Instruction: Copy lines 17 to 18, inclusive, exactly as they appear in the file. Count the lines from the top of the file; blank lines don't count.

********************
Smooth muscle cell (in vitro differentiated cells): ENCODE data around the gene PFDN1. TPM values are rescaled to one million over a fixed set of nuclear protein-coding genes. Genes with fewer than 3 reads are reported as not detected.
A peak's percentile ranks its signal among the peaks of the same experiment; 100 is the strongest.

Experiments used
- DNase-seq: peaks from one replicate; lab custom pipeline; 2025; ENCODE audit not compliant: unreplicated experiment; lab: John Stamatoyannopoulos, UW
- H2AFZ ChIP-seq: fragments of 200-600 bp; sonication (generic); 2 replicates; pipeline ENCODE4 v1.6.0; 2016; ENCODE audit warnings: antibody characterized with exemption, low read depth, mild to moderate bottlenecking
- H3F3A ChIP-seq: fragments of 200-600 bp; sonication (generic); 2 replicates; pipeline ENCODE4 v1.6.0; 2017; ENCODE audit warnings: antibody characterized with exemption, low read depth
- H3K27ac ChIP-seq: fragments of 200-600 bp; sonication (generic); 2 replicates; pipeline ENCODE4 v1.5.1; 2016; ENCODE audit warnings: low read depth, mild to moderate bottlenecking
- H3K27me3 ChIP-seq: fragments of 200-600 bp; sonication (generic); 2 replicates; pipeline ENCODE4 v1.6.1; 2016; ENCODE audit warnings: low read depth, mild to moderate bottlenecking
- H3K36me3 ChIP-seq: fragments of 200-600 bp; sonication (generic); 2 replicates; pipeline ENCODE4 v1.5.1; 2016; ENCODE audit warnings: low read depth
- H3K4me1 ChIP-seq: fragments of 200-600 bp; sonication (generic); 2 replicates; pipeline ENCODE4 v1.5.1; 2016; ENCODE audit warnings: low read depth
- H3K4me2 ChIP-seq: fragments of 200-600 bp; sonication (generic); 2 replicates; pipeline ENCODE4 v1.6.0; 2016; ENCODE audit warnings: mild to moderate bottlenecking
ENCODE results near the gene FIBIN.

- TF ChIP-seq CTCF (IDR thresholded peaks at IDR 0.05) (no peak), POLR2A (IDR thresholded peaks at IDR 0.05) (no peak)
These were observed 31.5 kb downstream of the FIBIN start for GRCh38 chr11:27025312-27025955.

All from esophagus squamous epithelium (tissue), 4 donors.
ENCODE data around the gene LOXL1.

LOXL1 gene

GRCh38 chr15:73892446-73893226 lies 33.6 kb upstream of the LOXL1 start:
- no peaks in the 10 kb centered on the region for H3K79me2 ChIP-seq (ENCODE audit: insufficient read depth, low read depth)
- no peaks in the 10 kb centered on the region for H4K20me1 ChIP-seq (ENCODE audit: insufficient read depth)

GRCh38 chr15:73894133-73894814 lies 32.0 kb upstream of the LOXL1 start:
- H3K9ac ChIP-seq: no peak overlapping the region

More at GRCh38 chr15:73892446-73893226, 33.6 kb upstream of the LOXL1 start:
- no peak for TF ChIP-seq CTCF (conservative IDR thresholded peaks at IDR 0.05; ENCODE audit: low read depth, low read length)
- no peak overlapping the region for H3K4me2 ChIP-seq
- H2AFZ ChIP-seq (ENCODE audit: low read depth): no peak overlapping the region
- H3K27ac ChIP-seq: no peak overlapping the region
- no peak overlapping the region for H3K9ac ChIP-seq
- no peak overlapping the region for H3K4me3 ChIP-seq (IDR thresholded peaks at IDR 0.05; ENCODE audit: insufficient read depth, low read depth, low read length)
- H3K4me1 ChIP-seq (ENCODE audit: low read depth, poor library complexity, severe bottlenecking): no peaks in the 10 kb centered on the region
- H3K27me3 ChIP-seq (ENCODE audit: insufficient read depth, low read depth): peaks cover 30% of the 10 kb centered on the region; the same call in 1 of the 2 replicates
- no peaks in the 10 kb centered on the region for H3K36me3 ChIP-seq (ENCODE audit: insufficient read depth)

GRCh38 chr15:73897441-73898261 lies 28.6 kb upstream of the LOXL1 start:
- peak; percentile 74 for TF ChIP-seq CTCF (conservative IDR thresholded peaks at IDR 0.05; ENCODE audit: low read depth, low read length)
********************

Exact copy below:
LOXL1 gene

GRCh38 chr15:73892446-73893226 lies 33.6 kb upstream of the LOXL1 start: